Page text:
Recently, whilst working with a client on the future of ready meals, I interviewed a lady about her eating and shopping habits.
Her house was a foodie heaven. Recipe books from floor to ceiling, cupboards over-spilling with spices from around the world, pots, pans, and plates everywhere you looked. She told me that she practiced yoga, cooked everything from scratch, and would never consider using any kind of prepared food. She considered it far too unhealthy for her lifestyle.
The next day, we went shopping together.
We met in Waitrose (so far, so on brand), picked a trolley and made our way around the aisles.
First stop, fruit and veg, where predictably plenty of organic produce was picked up and carefully placed. Then the ingredients aisle where, as anticipated, lots of exotic herbs and spices were added to the shopping load.
Then, we got to the prepared food aisle. Given everything I’d been told, I fully expected this to be a brief visit, more to keep the rhythm of up-and-down the aisles than to actually purchase anything.
She picked up a ready-made mashed potato. I did a double take but said nothing.
Then, she picked up a ready-chopped red onion. I couldn’t help myself.
‘I thought you said you cook everything from scratch, that you wouldn’t use prepared food?’
‘I don’t, but this is different. I don’t have time to peel potatoes or chop my own onions’
The rest of the shop was uneventful. That is, until we got to the confectionary and alcohol aisles. An armful of full-fat chocolate, swiftly followed by a large selection of wine, was delicately balanced on top of a now-over-flowing trolley.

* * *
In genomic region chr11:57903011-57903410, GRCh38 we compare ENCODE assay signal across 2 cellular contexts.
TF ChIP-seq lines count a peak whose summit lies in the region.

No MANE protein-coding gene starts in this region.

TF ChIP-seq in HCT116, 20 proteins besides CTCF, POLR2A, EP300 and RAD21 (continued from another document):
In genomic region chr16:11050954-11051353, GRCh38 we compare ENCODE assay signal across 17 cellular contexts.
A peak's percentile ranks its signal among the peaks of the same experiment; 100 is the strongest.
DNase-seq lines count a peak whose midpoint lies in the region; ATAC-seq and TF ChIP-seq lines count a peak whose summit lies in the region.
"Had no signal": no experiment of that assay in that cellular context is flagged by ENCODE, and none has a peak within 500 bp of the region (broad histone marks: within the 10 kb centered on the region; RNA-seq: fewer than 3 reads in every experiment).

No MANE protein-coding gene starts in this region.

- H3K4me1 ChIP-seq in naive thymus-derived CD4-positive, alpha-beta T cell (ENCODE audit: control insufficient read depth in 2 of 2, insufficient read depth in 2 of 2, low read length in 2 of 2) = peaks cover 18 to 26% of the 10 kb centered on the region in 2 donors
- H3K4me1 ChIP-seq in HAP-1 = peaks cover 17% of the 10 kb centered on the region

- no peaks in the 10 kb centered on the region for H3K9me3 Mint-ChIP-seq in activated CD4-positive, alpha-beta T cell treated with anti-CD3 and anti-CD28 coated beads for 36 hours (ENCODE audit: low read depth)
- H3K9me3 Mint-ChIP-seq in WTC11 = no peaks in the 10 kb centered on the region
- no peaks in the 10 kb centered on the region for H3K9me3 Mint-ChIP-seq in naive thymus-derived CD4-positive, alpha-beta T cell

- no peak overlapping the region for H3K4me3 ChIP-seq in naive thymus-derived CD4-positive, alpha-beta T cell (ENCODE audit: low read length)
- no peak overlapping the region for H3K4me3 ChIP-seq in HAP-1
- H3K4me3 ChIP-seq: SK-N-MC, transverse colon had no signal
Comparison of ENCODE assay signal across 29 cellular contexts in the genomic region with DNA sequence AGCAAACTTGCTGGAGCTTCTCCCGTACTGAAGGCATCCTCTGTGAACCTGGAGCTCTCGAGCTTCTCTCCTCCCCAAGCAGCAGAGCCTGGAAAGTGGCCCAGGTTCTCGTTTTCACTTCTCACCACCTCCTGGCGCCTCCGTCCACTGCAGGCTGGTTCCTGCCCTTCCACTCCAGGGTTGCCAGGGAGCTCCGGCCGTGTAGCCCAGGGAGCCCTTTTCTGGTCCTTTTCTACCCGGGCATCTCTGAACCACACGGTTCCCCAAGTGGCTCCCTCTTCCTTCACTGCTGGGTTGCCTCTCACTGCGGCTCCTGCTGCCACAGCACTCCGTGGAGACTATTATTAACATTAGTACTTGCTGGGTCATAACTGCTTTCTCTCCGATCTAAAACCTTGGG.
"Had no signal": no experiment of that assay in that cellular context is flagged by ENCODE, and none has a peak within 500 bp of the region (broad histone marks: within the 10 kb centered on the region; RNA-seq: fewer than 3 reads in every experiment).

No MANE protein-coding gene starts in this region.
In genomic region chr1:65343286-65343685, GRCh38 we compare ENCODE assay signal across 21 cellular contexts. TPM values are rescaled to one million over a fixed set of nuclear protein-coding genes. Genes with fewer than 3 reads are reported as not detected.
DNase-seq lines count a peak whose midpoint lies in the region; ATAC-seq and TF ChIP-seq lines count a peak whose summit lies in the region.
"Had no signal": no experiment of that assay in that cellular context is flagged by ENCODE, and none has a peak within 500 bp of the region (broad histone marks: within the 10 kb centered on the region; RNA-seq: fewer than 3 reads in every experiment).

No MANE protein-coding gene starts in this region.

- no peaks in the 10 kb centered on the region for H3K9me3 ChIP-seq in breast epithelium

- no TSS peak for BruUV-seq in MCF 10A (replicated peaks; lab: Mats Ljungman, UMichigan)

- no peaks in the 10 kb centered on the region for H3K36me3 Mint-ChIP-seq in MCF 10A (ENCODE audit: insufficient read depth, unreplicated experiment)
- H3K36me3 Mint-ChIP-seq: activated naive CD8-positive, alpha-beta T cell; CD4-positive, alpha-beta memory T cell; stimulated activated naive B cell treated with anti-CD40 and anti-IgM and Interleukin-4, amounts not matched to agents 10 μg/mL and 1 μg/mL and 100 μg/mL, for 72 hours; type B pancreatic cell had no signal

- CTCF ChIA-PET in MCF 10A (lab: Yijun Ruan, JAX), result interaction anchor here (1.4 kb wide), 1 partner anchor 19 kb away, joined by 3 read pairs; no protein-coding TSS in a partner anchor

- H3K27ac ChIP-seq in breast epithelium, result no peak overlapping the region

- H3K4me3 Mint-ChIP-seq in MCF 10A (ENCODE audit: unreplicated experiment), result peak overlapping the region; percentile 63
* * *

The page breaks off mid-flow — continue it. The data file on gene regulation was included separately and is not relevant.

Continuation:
This time I didn’t need to say anything.
‘I know, I said I’m healthy but… this is for girls’ night on a Friday night. It doesn’t count.’
These kinds of examples are everywhere.
Customers who said they’d only install a Smart Meter if they were paid to do so, whereas actually all that mattered was being able to have it installed at a convenient time.
Customers who said that the reason they’d switch banks is because of a better interest rate, whereas usually it’s because their existing bank screwed up, so they switched to the first bank they walked past in the street.
Customers who said the quality of the food is what made them prefer one supermarket to another, whereas it was actually the recipes that the lady on the deli counter created for them each week that was important.
In most businesses, ‘customer insight’ is presented to the Executive team through beautifully prepared PowerPoint slides, summarising the thoughts and feelings that customers want to believe are true, or aggregating an experience that no customer is actually having.
If an inconvenient truth is shared – something that goes against the existing beliefs of what really matters to customers and what the business should be doing in response – then it’s more common for that meeting to descend into a debate questioning the methodology than it is to accept and discuss what’s been discovered.
It’s only be immersing in the lives of customers, experiencing first-hand what really matters to them, that executives can reconnect with what’s important and have the visceral belief needed to push the organisation into a new direction.
That means speaking to them, observing them, spending time with them, serving them, and being them.
Yet more often than not, the excuse given is ‘we simply don’t have time’.
But if your job is to create products and services your customers will love, or share what you offer in a creative and compelling way, then really, what else could possibly be more important?
Thanks for reading this article, I really hope you enjoyed it. You can subscribe to my monthly update below, and find me in tweet form @johnjsills, in picture form on Instagram @CX_Stories, or in work mode at The Foundation